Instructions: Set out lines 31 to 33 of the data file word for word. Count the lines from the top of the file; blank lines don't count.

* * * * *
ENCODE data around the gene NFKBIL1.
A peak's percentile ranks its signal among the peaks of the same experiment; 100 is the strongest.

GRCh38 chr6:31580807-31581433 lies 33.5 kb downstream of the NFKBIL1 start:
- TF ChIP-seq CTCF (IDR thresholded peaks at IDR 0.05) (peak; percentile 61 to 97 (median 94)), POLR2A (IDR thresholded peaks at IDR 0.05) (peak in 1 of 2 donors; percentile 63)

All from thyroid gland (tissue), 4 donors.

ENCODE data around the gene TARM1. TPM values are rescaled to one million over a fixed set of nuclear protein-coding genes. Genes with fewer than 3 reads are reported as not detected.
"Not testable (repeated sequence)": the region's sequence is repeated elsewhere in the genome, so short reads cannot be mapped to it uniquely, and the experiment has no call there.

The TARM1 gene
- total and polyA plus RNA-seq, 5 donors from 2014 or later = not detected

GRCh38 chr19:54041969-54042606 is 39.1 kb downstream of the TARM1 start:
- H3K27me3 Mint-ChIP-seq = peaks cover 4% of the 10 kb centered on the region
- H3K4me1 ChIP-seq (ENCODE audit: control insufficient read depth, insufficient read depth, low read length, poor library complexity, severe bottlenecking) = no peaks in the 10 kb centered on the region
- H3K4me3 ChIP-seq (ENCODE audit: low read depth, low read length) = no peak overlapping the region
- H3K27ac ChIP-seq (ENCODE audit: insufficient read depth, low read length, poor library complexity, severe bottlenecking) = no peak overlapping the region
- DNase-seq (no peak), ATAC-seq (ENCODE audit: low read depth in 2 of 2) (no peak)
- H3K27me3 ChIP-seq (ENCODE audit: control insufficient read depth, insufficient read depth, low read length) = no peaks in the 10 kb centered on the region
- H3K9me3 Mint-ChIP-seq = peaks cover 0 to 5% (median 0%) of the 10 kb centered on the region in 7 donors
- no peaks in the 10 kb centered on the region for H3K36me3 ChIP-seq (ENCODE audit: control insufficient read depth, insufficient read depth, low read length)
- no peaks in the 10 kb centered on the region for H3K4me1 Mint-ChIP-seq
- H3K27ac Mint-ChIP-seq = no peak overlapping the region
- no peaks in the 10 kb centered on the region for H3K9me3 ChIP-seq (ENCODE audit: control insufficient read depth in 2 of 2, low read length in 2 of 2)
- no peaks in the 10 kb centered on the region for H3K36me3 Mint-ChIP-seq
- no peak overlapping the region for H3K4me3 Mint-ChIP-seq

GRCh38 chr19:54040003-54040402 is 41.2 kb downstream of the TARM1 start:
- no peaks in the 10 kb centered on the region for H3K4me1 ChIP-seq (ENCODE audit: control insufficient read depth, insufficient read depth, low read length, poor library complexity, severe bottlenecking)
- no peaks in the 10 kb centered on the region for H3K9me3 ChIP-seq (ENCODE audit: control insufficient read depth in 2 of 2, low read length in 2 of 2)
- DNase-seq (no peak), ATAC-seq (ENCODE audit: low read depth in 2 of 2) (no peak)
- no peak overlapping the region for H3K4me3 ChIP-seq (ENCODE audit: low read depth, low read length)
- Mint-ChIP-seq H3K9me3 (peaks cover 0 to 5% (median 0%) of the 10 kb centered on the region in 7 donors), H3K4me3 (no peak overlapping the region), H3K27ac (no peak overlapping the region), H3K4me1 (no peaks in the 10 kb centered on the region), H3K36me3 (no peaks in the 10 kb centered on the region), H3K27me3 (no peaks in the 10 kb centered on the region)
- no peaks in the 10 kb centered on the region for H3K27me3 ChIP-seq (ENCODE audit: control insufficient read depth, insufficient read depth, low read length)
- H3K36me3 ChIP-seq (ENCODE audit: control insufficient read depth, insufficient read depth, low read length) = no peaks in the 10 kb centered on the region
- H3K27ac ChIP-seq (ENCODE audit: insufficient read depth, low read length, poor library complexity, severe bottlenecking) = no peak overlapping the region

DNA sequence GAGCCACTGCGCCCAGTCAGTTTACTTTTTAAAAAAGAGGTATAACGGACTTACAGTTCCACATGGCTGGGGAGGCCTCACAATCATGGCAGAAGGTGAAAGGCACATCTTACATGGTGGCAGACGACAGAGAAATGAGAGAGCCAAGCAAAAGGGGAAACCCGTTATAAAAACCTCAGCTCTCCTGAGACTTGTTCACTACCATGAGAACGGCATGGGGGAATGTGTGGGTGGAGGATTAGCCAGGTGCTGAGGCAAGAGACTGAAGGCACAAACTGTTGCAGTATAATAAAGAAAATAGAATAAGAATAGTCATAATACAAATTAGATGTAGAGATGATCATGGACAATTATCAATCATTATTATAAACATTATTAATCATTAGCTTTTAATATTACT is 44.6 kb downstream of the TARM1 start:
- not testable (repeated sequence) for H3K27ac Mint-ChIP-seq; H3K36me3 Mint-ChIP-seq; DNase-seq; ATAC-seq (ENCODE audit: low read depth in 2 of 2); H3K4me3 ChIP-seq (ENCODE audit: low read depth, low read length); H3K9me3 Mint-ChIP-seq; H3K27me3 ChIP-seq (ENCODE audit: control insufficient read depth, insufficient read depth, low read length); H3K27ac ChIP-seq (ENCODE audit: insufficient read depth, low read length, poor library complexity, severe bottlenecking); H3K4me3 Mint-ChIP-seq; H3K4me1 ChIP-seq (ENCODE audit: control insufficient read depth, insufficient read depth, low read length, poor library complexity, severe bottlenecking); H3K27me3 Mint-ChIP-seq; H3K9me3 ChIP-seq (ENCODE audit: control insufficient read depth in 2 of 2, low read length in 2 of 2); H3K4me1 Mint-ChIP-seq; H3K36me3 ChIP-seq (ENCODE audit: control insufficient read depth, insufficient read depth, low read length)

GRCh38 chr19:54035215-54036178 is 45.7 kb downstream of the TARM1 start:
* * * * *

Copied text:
- H3K36me3 ChIP-seq (ENCODE audit: control insufficient read depth, insufficient read depth, low read length) = no peaks in the 10 kb centered on the region
- H3K27ac ChIP-seq (ENCODE audit: insufficient read depth, low read length, poor library complexity, severe bottlenecking) = no peak overlapping the region

DNA sequence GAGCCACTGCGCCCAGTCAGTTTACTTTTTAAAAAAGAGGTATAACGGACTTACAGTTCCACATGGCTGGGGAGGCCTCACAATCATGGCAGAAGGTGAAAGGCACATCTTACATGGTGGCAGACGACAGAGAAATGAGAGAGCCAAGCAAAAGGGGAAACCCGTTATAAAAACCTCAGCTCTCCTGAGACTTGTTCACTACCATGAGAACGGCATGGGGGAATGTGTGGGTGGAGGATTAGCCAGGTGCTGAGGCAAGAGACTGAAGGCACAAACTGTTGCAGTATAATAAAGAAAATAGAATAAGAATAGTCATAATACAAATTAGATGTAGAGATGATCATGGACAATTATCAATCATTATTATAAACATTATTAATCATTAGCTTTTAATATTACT is 44.6 kb downstream of the TARM1 start: